Tour, Henry De La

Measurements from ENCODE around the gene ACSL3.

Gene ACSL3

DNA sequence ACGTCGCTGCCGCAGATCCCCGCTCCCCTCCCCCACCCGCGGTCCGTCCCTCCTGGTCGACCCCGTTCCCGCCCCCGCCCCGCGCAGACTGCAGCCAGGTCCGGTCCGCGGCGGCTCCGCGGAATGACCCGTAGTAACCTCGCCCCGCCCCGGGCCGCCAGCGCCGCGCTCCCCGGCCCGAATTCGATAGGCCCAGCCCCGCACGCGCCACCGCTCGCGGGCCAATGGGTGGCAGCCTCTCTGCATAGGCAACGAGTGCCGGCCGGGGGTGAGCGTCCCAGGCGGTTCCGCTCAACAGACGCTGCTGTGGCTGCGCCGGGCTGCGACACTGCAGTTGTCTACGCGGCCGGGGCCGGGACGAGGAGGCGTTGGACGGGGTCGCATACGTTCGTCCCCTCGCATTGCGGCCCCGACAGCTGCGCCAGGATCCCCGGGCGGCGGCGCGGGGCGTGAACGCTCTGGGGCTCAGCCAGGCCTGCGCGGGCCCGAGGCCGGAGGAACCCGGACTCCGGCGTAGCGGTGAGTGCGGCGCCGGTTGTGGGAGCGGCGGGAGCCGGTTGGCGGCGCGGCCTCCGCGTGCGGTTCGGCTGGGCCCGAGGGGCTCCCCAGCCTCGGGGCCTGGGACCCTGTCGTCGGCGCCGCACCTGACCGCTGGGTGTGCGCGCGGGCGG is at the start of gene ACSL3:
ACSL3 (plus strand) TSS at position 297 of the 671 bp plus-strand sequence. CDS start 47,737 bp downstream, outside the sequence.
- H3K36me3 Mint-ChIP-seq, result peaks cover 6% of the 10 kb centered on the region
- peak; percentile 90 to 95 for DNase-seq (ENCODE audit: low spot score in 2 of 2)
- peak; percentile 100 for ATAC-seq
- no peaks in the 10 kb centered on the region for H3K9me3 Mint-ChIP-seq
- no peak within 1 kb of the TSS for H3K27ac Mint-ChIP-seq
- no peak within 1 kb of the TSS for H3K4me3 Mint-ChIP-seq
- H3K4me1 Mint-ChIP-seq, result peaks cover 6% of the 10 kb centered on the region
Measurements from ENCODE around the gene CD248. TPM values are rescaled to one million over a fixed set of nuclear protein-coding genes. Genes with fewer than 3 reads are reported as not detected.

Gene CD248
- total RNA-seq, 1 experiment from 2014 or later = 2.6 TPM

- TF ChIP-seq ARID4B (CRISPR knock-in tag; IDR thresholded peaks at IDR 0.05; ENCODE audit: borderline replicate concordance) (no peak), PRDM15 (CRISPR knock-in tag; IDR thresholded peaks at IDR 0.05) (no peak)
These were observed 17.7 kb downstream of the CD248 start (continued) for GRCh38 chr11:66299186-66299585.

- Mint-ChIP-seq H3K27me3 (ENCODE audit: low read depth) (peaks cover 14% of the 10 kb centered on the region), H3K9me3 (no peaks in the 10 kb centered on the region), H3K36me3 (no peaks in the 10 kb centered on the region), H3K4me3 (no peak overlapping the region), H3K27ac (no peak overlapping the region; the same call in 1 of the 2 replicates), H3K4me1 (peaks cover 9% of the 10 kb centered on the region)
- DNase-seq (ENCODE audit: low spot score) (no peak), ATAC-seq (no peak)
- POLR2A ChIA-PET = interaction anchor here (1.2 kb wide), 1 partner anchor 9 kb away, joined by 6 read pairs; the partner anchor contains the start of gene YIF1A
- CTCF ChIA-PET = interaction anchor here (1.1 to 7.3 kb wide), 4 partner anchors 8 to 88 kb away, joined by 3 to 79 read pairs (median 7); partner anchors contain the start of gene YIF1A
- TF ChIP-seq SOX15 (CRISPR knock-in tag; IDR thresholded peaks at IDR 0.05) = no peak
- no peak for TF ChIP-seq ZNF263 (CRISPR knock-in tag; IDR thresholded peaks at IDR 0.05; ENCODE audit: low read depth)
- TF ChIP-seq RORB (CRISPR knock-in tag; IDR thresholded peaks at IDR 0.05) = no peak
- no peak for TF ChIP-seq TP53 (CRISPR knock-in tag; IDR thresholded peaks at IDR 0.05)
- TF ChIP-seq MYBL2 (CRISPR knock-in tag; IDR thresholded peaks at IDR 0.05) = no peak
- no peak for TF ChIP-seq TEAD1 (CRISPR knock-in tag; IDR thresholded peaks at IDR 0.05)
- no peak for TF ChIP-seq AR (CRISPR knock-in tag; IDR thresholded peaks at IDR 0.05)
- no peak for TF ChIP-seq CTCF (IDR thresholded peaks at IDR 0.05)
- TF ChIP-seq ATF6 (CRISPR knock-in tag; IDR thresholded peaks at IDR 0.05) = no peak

, -viscount de Turenne, a celebrated French general, was born in September 1611, at Sedan, and was the second son of Henry de la Tour, duke de Bouillon, descended from one of the most illustrious French families. He very early discovered uncommon talents for the military art, and made his first campaign in Holland under Maurice, and Frederic Henry of Nassau, his uncles on the mother’s side. He went socm after into Lorrain with his regiment in 1634, and having contributed to the taking of la Mothe, was appointed major-general, though at that time very young. In 1636 he took Saverne, and the year following, the castles of Hirson and Sorle, and it was on this occasion, that he acted like Scipio, with respect to a very beautiful woman, whom he sent back to her husband. He was made marechal of France, in 1644, and had the misfortune to be defeated at the battle of Mariendal, 1645; but gained that of Nortlingen, three months after, restored the elector of Treves to his dominions, and the following year effected,. that famous junction of the French with the Swedish army commanded by general Wrangel, which compelled the duke of Bavaria to sue for peace. This duke having broken the treaty he made with | France, the viscount de Turenue defeated him at Zumarshausen, and drove him entirely from his dominions in 1643. During the civil wars he joined the princes, and was defeated at the battle of Rhetel, in 1650; but his majesty, being soon reconciled to him, gave him the command of his army in 1652. His conduct was afterwards much admired at the battles of Jergeau, Gien, and the Fauxbourg St. Antoine, and in his retreat before the army of the princes at Villeneuve-Sainte-George. In 1654 he forced the Spaniards to raise the siege of Arras, and in 1655, took Condé, Saint Guillain, and several other places; won the famous battle of the Downs, and took Dunkirk and Oudenarde, with almost all the rest of Flanders; which obliged Spain to conclude the peace of the Pyrenees in 1660. These important services deservedly acquired him the office of marechal-general of the royal camps and armies. A fresh war breaking out with Spain, 1667, Turenne commanded under the king’s orders in Flanders, where he took so many places that the Spaniards were forced to propose peace the following year. In the same year he abjured the Protestant religion, probably from ambitious motives. In 1672 he commanded the French troops during the war against Holland, took forty towns in 22 days, drove the elector of Brandenburg quite to Berlin, won the battles of Sintsheim, Lademburg, Ensheim, MuU hausen and Turkeim, and compelled the Imperial army, consisting of 70,000 men, to re-pass the Rhine. This campaign acquired the viscount de Turenne immortal honour. He crossed the Rhine to attack general Montecuculli, and pursued him to Saspach, near the town of Acheren; but having ascended an eminence to observe the enemy’s camp, he was killed by a cannon-ball, July 27, 1675, at the age of sixty-four. All France lamented the loss of this great man, whose generosity and modesty, joined to his military virtues, and the noblest qualities of the hero, had made him admired throughout Europe. The king ordered a solemn service to be performed for him in the cathedral church at Paris, as for the first prince of the blood, and that his remains should be interred in the abbey of St. Denys, the burying-place of the royal personages of France, where the cardinal, his nephew, raised a superb mausoleum to his memory. He married Anne de Nompar de Caumont, daughter of the duke and marechal de la Force, but had no children by her. His life has been | written by the abbe Raguenet, and M. de Ramsay. The viscount de Turenne, one of his ancestors, wrote a valuable treatise on “The Military Art.1